November 3, 2021 / 12:30 p.m. ET

Dr. Andrew Boozary

Executive Director of Population Health and Social Medicine, University Health Network

Dr. Andrew Boozary is a primary care physician and Executive Director of Population Health and Social Medicine at the University Health Network, where he is working to develop, evaluate and scale new models of healthcare delivery for patients with complex health and social needs. He holds academic appointments in the Department of Health Policy, Management and Evaluation (UofT) and at the Mailman School of Public Health (Columbia University). Dr. Boozary completed his medical training at the UofT and health policy training at Princeton University (Master in Public Policy) and continued to Harvard University (Master of Science) where he was the founding editor-in-chief of the Harvard Public Health Review. He maintains active research at Harvard and at the Wellesley Institute. During this pandemic, Dr. Boozary also serves as co-lead of the Ontario Health Toronto Region COVID-19 Homelessness Response and is a member of the Canadian Medical Association’s Post-Pandemic Expert Advisory Group

Dr. Boozary leads UHN’s Social Medicine Program, which aims to improve health outcomes and defend human dignity by integrating a person’s social context into their care.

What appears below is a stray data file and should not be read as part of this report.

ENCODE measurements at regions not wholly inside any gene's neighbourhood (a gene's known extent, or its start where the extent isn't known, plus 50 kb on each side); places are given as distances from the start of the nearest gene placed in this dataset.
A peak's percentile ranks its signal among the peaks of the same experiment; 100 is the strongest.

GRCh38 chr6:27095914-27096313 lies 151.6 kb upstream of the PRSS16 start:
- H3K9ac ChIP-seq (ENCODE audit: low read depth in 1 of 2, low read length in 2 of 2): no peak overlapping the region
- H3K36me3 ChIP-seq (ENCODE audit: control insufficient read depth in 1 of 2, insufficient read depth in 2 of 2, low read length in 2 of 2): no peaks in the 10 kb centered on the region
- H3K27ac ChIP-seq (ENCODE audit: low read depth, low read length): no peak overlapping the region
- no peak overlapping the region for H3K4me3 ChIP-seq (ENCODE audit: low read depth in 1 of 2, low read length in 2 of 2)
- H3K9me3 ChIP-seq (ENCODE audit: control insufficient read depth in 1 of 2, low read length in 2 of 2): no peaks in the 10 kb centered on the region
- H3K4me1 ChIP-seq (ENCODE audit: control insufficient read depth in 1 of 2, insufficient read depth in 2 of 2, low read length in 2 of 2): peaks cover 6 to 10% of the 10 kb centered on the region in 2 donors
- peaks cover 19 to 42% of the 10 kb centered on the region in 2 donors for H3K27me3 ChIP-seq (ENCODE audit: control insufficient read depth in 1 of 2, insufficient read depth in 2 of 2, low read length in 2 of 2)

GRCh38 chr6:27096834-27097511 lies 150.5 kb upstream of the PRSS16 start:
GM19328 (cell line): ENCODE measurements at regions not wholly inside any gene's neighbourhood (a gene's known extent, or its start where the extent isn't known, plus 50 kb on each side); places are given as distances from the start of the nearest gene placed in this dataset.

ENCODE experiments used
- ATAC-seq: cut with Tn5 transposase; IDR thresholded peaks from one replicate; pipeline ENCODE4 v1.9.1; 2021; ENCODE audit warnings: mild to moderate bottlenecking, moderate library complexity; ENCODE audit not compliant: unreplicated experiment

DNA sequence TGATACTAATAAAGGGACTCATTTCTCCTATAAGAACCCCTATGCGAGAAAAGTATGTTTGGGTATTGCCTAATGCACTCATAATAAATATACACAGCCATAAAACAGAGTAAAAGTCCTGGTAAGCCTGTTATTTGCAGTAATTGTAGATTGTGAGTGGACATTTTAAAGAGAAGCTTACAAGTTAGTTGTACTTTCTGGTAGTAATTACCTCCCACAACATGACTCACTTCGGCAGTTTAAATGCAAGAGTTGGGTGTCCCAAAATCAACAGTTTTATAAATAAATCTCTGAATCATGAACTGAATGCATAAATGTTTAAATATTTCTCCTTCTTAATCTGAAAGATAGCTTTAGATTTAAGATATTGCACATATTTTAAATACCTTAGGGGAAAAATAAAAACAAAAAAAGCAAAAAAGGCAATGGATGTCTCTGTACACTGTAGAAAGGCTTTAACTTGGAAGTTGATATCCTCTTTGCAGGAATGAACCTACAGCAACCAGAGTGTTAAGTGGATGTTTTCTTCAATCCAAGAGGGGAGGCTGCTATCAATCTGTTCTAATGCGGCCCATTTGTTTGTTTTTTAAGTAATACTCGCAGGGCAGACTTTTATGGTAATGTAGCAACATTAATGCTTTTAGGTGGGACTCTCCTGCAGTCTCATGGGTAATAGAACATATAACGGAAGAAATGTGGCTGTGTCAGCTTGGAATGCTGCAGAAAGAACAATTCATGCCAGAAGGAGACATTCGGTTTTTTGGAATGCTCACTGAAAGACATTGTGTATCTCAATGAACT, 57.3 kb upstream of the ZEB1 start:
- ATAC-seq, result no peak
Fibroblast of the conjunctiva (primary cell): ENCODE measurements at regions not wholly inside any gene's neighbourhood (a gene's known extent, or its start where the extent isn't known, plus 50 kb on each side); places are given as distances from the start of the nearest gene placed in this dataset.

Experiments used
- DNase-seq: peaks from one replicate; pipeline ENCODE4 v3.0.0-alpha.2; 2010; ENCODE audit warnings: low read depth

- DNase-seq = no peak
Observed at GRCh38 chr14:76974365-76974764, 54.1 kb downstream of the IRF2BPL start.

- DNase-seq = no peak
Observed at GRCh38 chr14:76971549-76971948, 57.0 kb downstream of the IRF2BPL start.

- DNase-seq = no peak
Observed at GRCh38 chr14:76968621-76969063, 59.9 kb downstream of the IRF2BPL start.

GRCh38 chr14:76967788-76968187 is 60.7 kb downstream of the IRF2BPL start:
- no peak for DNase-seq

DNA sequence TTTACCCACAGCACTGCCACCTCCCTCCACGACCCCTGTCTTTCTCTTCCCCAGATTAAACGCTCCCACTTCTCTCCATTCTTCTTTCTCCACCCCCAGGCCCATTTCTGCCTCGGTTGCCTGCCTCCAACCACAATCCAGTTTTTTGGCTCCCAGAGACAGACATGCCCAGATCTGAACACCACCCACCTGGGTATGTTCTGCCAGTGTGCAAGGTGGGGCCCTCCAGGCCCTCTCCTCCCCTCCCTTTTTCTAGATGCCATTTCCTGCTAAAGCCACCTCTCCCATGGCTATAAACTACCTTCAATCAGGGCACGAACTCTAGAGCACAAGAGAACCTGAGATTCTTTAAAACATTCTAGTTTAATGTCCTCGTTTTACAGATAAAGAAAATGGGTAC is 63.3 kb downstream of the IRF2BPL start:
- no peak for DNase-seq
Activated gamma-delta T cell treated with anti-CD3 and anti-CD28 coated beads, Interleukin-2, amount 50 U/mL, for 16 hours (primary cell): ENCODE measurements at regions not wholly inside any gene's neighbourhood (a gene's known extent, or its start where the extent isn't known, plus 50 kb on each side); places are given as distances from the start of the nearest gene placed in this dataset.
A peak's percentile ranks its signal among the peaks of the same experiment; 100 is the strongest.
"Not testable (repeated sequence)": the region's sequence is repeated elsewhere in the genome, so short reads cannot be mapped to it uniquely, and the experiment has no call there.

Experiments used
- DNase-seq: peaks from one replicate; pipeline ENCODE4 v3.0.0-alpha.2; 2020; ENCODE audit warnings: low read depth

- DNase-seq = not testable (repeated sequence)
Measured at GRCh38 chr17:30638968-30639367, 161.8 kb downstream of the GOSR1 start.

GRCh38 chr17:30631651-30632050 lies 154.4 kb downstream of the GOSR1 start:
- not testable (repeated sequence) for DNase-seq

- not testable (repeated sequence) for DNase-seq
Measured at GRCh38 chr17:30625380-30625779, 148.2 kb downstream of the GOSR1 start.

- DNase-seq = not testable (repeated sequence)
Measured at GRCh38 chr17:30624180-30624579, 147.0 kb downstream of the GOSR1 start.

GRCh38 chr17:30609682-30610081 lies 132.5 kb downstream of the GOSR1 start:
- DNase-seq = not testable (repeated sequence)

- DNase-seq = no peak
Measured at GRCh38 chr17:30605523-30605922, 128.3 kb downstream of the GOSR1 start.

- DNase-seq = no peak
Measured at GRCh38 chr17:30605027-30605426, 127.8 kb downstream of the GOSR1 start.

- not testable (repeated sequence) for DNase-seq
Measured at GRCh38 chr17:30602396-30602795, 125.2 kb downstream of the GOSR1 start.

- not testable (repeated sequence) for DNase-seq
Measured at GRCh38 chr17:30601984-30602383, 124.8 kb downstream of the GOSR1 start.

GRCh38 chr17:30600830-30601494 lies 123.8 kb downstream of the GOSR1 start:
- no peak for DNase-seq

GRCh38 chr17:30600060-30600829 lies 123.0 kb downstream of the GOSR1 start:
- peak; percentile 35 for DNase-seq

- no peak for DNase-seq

November 4, 2021 / 12:30 p.m. ET

Tanya Talaga

Award-Winning Journalist | Author: Seven Fallen Feathers

An award-winning journalist and author, and the First Ojibway woman to deliver the CBC Massey Lectures, Tanya Talaga is an acclaimed storyteller. Her book Seven Fallen Feathers, a national bestseller that introduced us to seven Indigenous high school students who mysteriously died in Thunder Bay, won the 2018 RBC Taylor Prize. In her powerful keynotes, Talaga shares Indigenous stories from across Canada and the world, humanizing the legacy of residential schools and colonization and sharing her hope for a more inclusive and equitable future.

Talaga is of Polish and Indigenous descent. Her great-grandmother was a residential school survivor and her great-grandfather was an Ojibwe trapper and labourer. For the past 20 years, Talaga has worked as a journalist, most recently as a columnist with the Toronto Star, and has been nominated five times for the Michener Award in public service journalism. From 2017-2018, Talaga was the Atkinson Fellow in Public Policy through The Canadian Journalism Foundation.

Talaga is also the bestselling author of two books All Our Relations: Finding The Path Forward and Seven Fallen Feathers. In addition to the RBC Taylor Prize, Seven Fallen Feathers also won the Shaughnessy Cohen Prize for Political Writing, and the First Nation Communities Read: Young Adult/Adult Award. It was also a finalist for the Hilary Weston Writers’ Trust Nonfiction Prize and the BC National Award for Nonfiction, and was named CBC’s Nonfiction Book of the Year and a Globe and Mail Top 100 Book.

In addition to the CBC Massey Lectures — a renowned lecture series that travels to cities across Canada — Talaga has also spoken to diverse audiences ranging from university students and school children to corporate and non-profit organizations.